Tuesday, January 8, 2013

Junior Great Books and Feminism: Part One

When I was in the fifth grade, I entered into something called the Extended Learning Program in school. It really was an important part of my life, but nothing made a greater impact than the few months I spent being bussed over to the public school for Junior Great Books meetings. In these meetings, we would read short stories and discuss. I was in a group with kids a year older than I was and I was the only one in a uniform: definitely the odd ball out even in a gifted program, but I loved discussing those stories. It was here that I was first introduced to Kurt Vonnegut, and his short story Harrison Bergeron.

I will not be a poser and pretend that I have read all of Vonnegut because of this story (although it is definitely something I look forward to doing someday) but I have read a few of his short stories because of Harrison Bergeron. It is such a reference point in my life that I find it incredible that more people do not know this story! In fact, the only person I have come across that knows the reference is my husband. The link above has the full text of the story, and I seriously recommend you read it.

There is much in this short story that is relevant to life as we know it in 2013: a need for equality and the struggle for balance and loss of incredible talent in tragic circumstances to name a few. In this post, I would like to discuss the correlation of this story and feminism today, but first I will give you an excerpt from the story in case you did not scurry over to the link (Link, link, link!) to read it as I suggested!

“The year was 2081, and everybody was finally equal. They weren’t only equal before God and the law. They were equal every which way. Nobody was smarter than anybody else. Nobody was better looking than anybody else. Nobody was stronger or quicker than anybody else. All this equality was due to the 211th, 212th, and 213th Amendments to the Constitution, and to the unceasing vigilance of agents of the United States Handicapper General.”

The first four sentences definitively set the tone for the piece. It may seem at first as though everything is finally perfect. After all, are we not currently striving for equality? Where things get tricky, is taking the uniqueness and individuality out of humanity. We are not looking for separate but equal as feminists: we are striving for unique and equal. Different but equal. Woman and man YET EQUAL. Just as we have different strengths and weaknesses as individuals, men and women together create a wholeness that would be lacking without one or the other. A woman’s contribution to this beautiful world is no less important than a man’s, and vice versa. Vonnegut may “over-simplify” the equality issue in the story, but does he? It does not seem as removed from reality to me as an adult as it did when I first read it at ten.

“The television program was suddenly interrupted for a news bulletin. It wasn’t clear at first as to what the bulletin was about, since the announcer, like all announcers, had a serious speech impediment. For about half a minute, and in a state of high excitement, the announcer tried to say, “Ladies and gentlemen——”He finally gave up, handed the bulletin to a ballerina to read.

“That’s all right——” Hazel said of the announcer, “he tried. That’s the big thing. He tried to do the best he could with what God gave him. He should get a nice raise for trying so hard.”“Ladies and gentlemen——” said the ballerina, reading the bulletin. She must have been extraordinarily beautiful, because the mask she wore was hideous. And it was easy to see that she was the strongest and most graceful of all the dancers, for her handicap bags were as big as those worn by two-hundred-pound men.And she had to apologize at once for her voice, which was a very unfair voice for a woman to use. Her voice was a warm, luminous, timeless melody. “Excuse me——” she said, and she began again, making her voice absolutely uncompetitive.”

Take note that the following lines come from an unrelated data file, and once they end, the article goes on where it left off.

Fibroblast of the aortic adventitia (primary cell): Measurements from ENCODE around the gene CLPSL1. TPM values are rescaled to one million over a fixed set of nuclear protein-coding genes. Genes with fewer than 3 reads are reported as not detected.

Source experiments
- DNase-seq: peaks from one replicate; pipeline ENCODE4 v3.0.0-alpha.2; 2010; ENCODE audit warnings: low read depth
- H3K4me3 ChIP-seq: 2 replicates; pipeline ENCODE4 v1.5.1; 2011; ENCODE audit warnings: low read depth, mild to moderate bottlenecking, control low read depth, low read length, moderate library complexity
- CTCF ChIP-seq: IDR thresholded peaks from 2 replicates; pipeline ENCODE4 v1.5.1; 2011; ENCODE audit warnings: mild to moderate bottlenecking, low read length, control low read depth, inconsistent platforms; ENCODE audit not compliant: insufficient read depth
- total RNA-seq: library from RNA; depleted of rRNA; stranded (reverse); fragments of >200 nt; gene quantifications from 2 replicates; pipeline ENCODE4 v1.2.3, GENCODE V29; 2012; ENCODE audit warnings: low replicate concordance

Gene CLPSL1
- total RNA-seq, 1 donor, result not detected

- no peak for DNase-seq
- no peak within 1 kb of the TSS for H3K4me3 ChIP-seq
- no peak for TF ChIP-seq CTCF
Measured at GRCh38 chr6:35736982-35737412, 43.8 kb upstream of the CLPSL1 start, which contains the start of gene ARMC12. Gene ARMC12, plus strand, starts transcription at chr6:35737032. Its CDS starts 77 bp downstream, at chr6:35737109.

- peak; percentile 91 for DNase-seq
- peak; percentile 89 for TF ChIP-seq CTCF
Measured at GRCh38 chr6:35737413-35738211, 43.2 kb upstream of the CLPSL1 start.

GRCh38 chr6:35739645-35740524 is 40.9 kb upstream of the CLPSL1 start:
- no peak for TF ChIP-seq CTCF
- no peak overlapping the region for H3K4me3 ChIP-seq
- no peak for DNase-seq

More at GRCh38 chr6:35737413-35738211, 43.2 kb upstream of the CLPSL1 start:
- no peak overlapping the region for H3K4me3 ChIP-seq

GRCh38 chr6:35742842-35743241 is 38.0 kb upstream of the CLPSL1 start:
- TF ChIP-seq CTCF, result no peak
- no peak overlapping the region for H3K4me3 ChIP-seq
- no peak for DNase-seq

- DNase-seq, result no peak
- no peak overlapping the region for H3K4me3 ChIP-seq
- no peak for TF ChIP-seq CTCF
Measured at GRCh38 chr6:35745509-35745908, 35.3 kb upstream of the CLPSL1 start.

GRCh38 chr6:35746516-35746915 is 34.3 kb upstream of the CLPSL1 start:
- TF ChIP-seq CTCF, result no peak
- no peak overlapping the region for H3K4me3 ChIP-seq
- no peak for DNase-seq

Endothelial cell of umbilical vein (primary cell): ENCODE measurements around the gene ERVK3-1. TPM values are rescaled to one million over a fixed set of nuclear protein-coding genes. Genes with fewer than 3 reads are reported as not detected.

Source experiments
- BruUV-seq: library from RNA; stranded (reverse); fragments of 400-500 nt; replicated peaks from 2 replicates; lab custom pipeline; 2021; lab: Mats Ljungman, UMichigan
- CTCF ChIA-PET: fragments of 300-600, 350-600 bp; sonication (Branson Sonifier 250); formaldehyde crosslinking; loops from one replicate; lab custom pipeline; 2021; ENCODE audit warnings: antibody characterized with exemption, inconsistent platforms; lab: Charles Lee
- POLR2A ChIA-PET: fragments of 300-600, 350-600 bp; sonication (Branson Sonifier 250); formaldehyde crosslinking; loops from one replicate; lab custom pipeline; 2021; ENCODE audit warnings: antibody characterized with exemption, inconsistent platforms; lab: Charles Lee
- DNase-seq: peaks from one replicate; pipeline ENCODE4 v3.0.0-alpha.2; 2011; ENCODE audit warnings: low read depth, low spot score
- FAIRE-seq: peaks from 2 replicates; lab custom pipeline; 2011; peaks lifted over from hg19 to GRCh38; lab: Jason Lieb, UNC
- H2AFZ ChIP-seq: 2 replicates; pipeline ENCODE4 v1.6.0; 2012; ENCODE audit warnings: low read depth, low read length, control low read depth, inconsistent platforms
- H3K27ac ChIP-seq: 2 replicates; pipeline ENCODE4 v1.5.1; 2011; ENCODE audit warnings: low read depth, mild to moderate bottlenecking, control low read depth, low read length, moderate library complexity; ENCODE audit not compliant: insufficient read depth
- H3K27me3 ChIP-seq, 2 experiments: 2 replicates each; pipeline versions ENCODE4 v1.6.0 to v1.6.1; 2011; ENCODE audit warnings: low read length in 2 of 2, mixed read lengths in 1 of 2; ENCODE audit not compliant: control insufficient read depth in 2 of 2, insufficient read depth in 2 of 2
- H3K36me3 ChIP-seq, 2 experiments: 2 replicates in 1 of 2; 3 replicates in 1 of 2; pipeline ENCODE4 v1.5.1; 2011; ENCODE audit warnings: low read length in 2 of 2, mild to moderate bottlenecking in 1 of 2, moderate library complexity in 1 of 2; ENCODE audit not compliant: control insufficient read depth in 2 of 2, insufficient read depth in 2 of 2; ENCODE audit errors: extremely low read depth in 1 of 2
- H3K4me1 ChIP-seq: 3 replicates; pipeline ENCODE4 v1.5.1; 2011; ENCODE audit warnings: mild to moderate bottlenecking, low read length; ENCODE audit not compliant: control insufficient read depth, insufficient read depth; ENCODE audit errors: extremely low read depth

In the story, any personal talent, beauty or achievement is met with only the warped view of equality, or what is “fair.” A ballerina can only dance as well as anyone else. An intelligent person can only offer the world as much intelligence as what is described as average: “which meant she couldn’t think about anything except in short bursts.” Every single aspect of a human being’s intelligent design is whittled down to the lowest common denominator. As a ten year old in an advanced learning program, this thought terrorized me, and to think about it today evokes the same feelings. It may seem oversimplified or exaggerated, but the “Mommy Wars” are a fine example of how we pick apart women, and rearrange the ideal to meet only certain aspects of womanhood. My last post talked about an article that worked hard to dispel the thought of children as an achievement. It was an example of how modern, mainstream feminism tells women they can only be one kind of woman: successful, childless or with no more than two children. She must be career oriented and powerful: children will not slow her down, or affect her weight and appearance. There is an ideal concept for what womanhood is with mainstream feminism. If you do not agree, you are being held captive by a patriarchal society.

Even at the age of ten, the few moments Harrison and the ballerina had of freedom were beautiful and worth it in my eyes. Here is where the comparison ends for me. I believe that women do not have to suffer Harrison’s fate: conform or die. Rather, we have a third option: change the story. We must work to change our thoughts, words and actions so that they can transform the thoughts, words and actions of others. We must seek the truest form of change: a change of the heart/mind/perspective. The battle of new feminism and mainstream feminism is not just about abortion rights: rather, it is about refusing to see the common good that could be accomplished by focusing not on temporary solutions or handicaps such as abortion, but creating a society that is truly supportive of women and men alike. We seek society that nurtures its youth and cares for its elders. We seek change that demands equality for all while still embracing our different abilities and nature, and an equality that demands a basic respect for humanity in the process. Equality does not destroy in the name of equality.